My Favourite Bars – Haydn #3

This week I’ve been listening to the almost unbearably dramatic Kyrie – “Lord Have Mercy”, and my favourite bar is bar 69, in particular the first chord.


After a four-bar escalating turmoil involving all voices, the first chord of bar 69 is the peak of the disturbance…. the Altos have an E, above the Sopranos, that cuts like a shard of glass straight through the D/G harmony between the Sopranos and Tenors.  There is a similar discord in bar 67, (Altos, Tenors and Basses), but at the higher pitch, the effect is intensified.  In bar 70, the pitch is higher still, but there are only 2 voices here, and by this time there is a certain inevitability about the outcome, which takes some of the edge off the pain.

Perhaps it looks like this:

hans Hartung1961

T-1961-44 (untitled) – Hans Hartung 1961

Although brief, it is a dark moment, and it hurts.

My Favourite Bars – Haydn #2

It’s hard to let go of a good silence…

but as we’re not singing the  choral arrangement of Cage’s 4’33”  (…yet…), there are some notes to get to know…and this week, my favourite bars are bars 1-4 of the Sanctus.


The notes in themselves aren’t anything spectacular – no creaky discords or weird suspensions – so this section is all about the dynamics.  In the space of just one bar and on one note, the choir go slowly from piano to forte and back again, with the force of some kind of lunar magnetism, pulling you towards it, and releasing you from its ethereal glow.  Then…there is a little pause for a super-intense bit of silence…  and it does it again!  (I could easily listen to these bars a few more times too)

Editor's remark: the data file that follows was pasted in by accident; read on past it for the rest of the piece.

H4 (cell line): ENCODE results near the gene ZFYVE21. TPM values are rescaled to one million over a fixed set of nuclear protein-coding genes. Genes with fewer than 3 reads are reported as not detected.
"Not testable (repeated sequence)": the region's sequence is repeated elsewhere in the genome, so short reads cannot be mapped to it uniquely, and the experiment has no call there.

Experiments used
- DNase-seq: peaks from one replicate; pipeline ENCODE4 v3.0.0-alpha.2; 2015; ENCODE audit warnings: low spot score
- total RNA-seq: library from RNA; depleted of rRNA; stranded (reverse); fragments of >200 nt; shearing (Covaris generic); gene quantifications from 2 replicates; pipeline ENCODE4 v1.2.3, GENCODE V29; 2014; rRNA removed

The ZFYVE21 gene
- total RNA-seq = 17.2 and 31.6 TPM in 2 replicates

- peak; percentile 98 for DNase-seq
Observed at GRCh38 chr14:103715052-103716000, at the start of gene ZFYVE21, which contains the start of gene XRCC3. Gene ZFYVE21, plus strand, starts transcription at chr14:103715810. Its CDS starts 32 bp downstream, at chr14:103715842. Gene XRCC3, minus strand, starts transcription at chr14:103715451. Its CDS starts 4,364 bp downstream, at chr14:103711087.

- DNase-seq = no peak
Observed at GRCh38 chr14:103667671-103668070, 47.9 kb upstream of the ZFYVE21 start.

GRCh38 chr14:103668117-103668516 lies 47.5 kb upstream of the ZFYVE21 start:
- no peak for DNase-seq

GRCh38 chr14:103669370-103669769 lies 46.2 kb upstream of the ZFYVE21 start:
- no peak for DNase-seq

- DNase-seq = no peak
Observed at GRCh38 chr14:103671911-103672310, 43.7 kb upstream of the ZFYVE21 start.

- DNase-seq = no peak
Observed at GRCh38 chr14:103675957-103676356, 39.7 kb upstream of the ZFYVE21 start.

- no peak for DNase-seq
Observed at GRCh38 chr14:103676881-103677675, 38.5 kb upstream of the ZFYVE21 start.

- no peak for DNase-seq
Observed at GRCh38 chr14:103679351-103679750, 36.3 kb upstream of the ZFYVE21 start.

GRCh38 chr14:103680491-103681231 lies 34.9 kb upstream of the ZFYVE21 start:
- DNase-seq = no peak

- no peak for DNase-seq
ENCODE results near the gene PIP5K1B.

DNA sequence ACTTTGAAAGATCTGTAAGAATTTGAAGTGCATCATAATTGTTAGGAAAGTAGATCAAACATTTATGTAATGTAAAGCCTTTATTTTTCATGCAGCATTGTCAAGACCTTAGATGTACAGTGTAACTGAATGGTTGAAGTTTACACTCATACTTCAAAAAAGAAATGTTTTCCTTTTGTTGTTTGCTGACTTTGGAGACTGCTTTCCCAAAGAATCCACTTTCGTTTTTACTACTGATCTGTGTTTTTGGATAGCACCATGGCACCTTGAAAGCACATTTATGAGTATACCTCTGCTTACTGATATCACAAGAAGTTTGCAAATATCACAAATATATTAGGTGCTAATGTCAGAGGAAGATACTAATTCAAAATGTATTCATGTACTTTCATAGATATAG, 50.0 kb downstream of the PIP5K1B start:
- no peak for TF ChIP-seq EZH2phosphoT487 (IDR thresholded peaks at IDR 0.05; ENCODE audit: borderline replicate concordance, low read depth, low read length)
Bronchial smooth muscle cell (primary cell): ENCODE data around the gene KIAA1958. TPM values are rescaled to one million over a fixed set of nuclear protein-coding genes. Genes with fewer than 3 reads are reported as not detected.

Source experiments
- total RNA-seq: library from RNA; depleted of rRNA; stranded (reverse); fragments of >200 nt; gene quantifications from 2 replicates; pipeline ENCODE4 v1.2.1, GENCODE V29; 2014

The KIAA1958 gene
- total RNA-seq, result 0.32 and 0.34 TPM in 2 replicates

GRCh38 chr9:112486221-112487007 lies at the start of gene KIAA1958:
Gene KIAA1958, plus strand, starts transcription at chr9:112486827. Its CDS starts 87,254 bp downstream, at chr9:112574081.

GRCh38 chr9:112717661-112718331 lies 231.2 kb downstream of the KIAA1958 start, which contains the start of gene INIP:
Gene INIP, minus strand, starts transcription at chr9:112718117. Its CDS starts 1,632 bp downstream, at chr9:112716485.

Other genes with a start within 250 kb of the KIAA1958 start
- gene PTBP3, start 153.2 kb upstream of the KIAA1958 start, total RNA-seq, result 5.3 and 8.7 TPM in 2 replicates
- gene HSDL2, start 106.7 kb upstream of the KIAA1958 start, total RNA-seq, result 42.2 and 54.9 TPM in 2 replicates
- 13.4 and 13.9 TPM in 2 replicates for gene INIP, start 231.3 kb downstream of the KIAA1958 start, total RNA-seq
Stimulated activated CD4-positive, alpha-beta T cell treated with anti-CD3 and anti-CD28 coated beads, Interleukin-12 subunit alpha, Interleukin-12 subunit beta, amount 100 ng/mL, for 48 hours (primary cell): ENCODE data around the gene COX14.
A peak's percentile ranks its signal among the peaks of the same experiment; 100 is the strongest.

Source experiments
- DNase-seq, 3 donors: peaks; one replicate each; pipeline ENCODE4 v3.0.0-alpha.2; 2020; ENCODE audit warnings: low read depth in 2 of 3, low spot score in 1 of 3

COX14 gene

It might look something like this:


Nocturne 1926 – Max Ernst

You are standing at the edge of the sea and small waves wash over your bare feet.  As each one recedes, from beneath you, it takes with it tiny pieces of your world, slowly pulling you deeper in.  Mesmerising.  Are you under the same spell?


My Favourite Bars – Haydn #1

Aah, where to start?!  With so much amazing music to choose from this term, it’s hard to know where to begin!  But we all must begin somewhere, and this week, my favourite bar is bar 127, from the Credo in Haydn’s Nelson Mass.


So what’s that all about?  It’s an empty bar!  ….No,  not the case at all!  It is, in fact,  full of silence.  The soloists have finished their delicate phrase…then there is  a pause for complete silence, before the orchestra tiptoe in just ahead of the choir in bar 128.   Silence can be very difficult to interpret. Looking at it from the outside, all you have to go on is what surrounds it.  But if you are right in the middle of it, everything is completely clear.

My art reference for this is a piece of performance art, and the photograph doesn’t really do it justice, so here is a link to some more information about it.

The artist is present

The Artist is Present (performance)  – Marina Abramovic  2010

It is extremely intimate, yet completely free.  Is there a more beautiful combination?  How do you feel about it?

…now,  I’m sure I heard somewhere…   …quite recently….    …”all great music begins with silence”.